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Saint-Gobain Glass Deutschland GmbH v European Commission

Jurisdiction: European Court of Justice

Principle law(s): EU Emission Trading Scheme (EU ETS) (Directive 2003/87/EC establishing a scheme for greenhouse gas emission allowance trading within the Community and amending Council Directive 96/61/EC)

Side A: Saint-Gobain Glass Deutschland GmbH (Corporation)

Side B: European Commission (Government)

Core objectives:  Saint-Gobain challenged the decision of the European Commission refusing access to the information of the Federal Environment Agency of the Federal Republic of Germany relating to Saint-Gobain’s installations in Germany. 

Saint-Gobain, a company involved in the world glass market, operates installations covered by Directive 2003/87/EC, which established a scheme for greenhouse gas emission allowance trading within the European Community. Saint-Gobain applied to the competent German authorities for the free allocation of emission allowances. The company also submitted a request to the European Commission for access to information regarding some installations in Germany relating to the ‘initial installed capacities’, communicated for each sub-installation, and the annual provisional number of free emission allowances allocated to each of those sub-installations. The European Commission denied Saint-Gobain’s request arguing that Article 4(3) of Regulation No 1049/2001 provides an exception to the access to environmental information when it can undermine the institutions’ decision-making process.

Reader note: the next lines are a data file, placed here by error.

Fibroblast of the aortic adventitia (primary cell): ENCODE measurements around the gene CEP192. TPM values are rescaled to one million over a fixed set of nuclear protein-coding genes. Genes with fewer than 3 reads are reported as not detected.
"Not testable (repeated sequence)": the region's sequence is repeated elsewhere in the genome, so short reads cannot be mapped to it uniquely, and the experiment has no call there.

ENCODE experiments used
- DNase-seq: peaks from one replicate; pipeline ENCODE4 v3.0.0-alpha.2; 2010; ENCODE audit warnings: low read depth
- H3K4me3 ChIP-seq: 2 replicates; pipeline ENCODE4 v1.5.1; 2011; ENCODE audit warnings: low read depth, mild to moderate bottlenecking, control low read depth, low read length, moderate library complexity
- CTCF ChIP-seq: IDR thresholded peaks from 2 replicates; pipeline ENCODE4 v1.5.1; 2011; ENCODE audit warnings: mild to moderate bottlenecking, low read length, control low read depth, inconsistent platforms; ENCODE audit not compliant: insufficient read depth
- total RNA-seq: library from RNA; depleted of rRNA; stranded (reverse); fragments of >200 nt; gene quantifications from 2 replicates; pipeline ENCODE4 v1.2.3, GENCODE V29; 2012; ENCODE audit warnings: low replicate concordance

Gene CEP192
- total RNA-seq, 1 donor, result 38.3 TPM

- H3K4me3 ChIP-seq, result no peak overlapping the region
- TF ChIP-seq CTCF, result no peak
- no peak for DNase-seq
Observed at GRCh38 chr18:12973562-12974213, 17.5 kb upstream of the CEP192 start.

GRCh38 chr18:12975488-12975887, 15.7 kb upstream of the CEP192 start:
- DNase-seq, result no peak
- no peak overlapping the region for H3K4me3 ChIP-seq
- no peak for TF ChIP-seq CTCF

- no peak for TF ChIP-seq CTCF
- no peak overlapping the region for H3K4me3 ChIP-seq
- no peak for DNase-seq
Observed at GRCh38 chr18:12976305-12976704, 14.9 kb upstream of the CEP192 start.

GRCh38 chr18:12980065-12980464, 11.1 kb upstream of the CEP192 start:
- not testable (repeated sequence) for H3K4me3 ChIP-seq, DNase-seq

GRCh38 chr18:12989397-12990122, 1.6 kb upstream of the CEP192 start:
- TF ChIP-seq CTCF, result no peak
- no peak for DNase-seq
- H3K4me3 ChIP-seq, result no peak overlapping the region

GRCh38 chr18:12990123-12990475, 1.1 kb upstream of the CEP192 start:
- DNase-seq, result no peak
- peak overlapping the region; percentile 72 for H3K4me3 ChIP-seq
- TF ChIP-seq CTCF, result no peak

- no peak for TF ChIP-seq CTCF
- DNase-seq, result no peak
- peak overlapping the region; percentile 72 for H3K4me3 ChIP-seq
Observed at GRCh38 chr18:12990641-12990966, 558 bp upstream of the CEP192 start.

On 31 October 2012, Saint-Gobain brought an action against the European Commission decision before the General Court of Justice (EGC), which dismissed the action on 11 December 2014. Saint-Gobain lodged an appeal before the Court of Justice (ECJ) on 11 February 2015.

The ECJ ruled that the exception provided by Article 4(3) of Regulation No 1049/2001 shall be interpreted in a restrictive way, taking into account the public interest served by disclosure and whether the information requested relates to emissions into the environment. Yet, the fact that the administrative procedure at issue (regarding the free allocation of emission allowances) had not yet been closed on the date of adoption of the contested decision does not in itself establish that disclosure of the documents requested would seriously undermine the Commission’s decision-making procedure. The ECJ has therefore annulled the Commission’s decision refusing the full access to the documents requested by Saint-Gobain.

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